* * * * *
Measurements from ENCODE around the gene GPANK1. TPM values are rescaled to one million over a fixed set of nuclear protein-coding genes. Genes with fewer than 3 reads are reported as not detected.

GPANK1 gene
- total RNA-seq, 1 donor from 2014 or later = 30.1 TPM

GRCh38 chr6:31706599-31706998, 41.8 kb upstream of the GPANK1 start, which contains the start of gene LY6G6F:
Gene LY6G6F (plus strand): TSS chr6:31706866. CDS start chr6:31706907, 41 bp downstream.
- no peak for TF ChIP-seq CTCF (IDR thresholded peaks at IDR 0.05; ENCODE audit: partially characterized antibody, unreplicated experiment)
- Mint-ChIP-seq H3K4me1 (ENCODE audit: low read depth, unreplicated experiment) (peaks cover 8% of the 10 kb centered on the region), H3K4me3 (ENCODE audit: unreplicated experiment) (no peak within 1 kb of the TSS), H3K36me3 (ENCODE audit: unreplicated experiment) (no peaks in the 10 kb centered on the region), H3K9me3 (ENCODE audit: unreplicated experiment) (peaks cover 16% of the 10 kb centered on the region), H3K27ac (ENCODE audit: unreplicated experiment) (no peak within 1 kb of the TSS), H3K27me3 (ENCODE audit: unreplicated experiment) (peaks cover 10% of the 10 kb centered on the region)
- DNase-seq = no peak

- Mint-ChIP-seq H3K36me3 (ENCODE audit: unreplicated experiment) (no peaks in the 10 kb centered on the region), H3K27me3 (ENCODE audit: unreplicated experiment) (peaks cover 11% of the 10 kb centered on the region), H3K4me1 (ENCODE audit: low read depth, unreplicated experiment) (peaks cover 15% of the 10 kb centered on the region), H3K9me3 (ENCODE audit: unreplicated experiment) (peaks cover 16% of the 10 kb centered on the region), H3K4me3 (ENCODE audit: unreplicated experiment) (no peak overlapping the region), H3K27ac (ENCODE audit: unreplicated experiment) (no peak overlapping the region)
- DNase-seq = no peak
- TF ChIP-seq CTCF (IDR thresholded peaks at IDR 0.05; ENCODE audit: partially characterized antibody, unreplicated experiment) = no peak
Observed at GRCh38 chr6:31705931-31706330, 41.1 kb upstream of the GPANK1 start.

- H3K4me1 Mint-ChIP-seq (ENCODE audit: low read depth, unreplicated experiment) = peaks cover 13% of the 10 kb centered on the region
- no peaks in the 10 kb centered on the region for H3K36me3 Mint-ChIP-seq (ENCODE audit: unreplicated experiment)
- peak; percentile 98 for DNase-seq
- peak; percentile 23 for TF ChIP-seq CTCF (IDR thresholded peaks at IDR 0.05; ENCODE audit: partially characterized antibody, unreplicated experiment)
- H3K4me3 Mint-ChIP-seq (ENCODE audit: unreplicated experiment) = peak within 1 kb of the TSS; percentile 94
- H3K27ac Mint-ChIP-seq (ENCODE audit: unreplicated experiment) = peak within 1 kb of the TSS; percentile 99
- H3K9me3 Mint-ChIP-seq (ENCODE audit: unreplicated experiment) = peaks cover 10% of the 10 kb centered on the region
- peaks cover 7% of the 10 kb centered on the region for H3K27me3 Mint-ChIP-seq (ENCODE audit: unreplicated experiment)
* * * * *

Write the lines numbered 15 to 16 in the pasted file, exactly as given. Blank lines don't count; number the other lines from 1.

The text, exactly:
- peak; percentile 98 for DNase-seq
- peak; percentile 23 for TF ChIP-seq CTCF (IDR thresholded peaks at IDR 0.05; ENCODE audit: partially characterized antibody, unreplicated experiment)